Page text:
Add solar panels.
If you are in an area with good sun (such as the desert of California) and depending on your vehicle payload, this system could power your setup indefinitely by charging your house battery. A solar charge controller regulates the amount of power that is delivered from the solar panel to the battery bank.
On Expedition Overland trips, we are constantly moving and thus don’t have permanently mounted solar panels. On the rare occasion when we do stay in one place for more than two days we use the REDARC 150W Solar Blanket.
Use a dual battery system.
This is a great option when the loads outweigh the capacity of the starting battery. The advantage of running a dual battery system is its ability to separate the load functions of the vehicle. Typically your starting battery powers the basic functions of the vehicle, your communications devices, a winch (if installed) and driving lights. This is best practice.
All auxiliary loads or accessories are then placed on the house battery (aka the auxiliary battery). A dual battery system in this configuration typically needs to be of the same chemistry as the start battery. For example, your starting battery and house battery would both have to be lead acid. If you choose to run mixed chemistry, you need to step up to a battery manager (see below).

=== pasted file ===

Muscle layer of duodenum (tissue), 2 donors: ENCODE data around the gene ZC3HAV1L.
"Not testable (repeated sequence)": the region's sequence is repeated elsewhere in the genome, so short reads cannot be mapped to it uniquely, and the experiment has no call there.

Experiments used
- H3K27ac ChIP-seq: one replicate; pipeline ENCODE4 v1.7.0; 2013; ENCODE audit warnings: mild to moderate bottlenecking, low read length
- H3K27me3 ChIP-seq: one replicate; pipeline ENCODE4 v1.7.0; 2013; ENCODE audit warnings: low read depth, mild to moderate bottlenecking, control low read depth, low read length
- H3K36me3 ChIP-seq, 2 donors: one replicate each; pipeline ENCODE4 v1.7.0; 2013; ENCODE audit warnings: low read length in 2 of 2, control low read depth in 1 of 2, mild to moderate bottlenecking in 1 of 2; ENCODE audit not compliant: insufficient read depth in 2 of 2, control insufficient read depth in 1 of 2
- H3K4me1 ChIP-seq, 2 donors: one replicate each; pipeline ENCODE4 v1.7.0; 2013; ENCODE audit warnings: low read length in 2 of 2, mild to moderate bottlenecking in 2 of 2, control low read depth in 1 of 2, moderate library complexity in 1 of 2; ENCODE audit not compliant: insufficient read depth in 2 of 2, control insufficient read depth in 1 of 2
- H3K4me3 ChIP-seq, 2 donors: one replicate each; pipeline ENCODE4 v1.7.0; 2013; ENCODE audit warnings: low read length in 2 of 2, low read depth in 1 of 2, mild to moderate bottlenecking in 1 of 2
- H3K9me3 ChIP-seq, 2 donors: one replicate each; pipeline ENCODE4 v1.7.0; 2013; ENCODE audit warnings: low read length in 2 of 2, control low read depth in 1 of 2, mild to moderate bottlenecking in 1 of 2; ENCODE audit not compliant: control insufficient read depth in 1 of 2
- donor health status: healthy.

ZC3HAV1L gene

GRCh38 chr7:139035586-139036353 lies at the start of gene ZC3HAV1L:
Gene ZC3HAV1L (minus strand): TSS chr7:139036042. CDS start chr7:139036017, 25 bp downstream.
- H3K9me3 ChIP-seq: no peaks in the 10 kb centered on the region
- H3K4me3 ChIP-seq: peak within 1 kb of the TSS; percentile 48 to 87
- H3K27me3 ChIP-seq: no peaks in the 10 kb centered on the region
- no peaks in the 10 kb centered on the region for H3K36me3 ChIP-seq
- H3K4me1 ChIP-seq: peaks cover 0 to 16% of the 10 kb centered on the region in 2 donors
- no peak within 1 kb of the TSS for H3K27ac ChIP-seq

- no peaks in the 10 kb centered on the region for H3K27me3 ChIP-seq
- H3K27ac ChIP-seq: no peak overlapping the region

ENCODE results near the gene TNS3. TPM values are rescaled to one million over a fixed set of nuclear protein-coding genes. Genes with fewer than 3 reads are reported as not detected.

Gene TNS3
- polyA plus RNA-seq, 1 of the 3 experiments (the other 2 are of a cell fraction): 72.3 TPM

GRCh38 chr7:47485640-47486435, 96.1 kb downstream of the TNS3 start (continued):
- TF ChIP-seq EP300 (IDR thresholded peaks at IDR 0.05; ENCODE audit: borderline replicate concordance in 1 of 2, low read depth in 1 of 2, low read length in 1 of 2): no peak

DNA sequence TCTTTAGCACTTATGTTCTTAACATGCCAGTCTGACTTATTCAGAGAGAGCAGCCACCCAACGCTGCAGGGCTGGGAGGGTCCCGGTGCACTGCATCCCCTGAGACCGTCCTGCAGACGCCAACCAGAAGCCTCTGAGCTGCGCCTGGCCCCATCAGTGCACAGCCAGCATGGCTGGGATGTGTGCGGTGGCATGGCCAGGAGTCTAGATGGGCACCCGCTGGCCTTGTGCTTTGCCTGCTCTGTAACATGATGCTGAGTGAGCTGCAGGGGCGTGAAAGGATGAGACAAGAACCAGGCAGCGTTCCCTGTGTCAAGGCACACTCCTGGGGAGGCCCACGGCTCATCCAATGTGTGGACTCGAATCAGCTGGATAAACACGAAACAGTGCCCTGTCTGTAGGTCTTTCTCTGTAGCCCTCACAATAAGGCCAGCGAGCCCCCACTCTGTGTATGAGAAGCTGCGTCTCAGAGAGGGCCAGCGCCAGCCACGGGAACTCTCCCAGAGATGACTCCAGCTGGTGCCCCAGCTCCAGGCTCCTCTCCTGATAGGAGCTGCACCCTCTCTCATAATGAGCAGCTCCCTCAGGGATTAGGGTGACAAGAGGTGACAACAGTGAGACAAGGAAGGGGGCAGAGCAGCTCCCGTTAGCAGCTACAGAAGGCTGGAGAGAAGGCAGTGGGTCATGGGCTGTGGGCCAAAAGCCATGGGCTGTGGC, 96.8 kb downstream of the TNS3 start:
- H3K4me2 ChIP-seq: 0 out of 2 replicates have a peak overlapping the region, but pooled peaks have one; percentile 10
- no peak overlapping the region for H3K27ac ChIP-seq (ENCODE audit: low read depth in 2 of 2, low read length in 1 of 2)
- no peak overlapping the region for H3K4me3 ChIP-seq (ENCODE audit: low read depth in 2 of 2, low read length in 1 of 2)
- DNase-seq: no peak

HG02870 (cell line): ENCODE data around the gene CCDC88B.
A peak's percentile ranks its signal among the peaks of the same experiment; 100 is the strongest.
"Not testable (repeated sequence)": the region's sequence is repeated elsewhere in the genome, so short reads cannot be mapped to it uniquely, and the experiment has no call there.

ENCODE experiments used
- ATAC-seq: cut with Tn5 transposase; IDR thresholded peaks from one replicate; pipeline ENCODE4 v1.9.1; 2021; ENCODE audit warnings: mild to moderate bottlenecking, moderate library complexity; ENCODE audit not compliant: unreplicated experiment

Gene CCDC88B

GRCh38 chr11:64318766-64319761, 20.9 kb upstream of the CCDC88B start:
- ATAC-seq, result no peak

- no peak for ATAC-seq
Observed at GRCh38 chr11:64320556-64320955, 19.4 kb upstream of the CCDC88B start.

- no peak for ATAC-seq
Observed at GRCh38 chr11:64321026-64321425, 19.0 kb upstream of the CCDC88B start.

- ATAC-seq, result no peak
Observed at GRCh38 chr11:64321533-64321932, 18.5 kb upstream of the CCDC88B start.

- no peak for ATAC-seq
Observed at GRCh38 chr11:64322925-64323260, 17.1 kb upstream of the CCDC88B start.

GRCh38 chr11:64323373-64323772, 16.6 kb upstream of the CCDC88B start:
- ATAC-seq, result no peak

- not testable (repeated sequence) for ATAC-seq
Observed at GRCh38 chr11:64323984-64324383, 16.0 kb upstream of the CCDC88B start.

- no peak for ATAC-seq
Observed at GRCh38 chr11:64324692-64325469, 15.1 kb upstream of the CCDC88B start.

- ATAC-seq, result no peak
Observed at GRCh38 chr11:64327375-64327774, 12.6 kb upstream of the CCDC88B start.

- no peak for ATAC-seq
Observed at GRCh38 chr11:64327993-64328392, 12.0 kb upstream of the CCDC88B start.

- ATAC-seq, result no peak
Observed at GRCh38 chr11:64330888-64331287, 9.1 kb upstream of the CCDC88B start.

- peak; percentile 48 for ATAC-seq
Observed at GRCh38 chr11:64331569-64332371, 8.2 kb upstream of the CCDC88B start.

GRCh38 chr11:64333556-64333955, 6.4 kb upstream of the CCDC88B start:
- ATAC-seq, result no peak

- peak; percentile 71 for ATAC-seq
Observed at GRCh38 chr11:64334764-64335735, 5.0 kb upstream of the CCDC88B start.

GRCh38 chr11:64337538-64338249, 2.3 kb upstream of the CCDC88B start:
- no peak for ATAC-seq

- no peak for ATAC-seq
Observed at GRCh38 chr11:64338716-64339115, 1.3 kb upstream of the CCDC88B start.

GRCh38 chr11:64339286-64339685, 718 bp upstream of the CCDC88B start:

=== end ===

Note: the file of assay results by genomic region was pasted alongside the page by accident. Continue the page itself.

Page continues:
Run dual or triple battery systems plus solar.
If sized correctly, this system will run itself indefinitely.
Battery Isolators and Battery Management Systems
A battery isolator isolates batteries so the alternator will only charge your house battery when the engine is running, preventing the electrical load from draining your starting battery.
You can manage dual batteries with a smart dual battery isolator (or “smart solenoid”), which prioritizes the starting battery. If the starting battery drops below a certain voltage, the smart dual battery isolator will shut off charge to the house battery, maintaining the starting battery’s power levels. National Luna and Equipt both offer smart solenoids.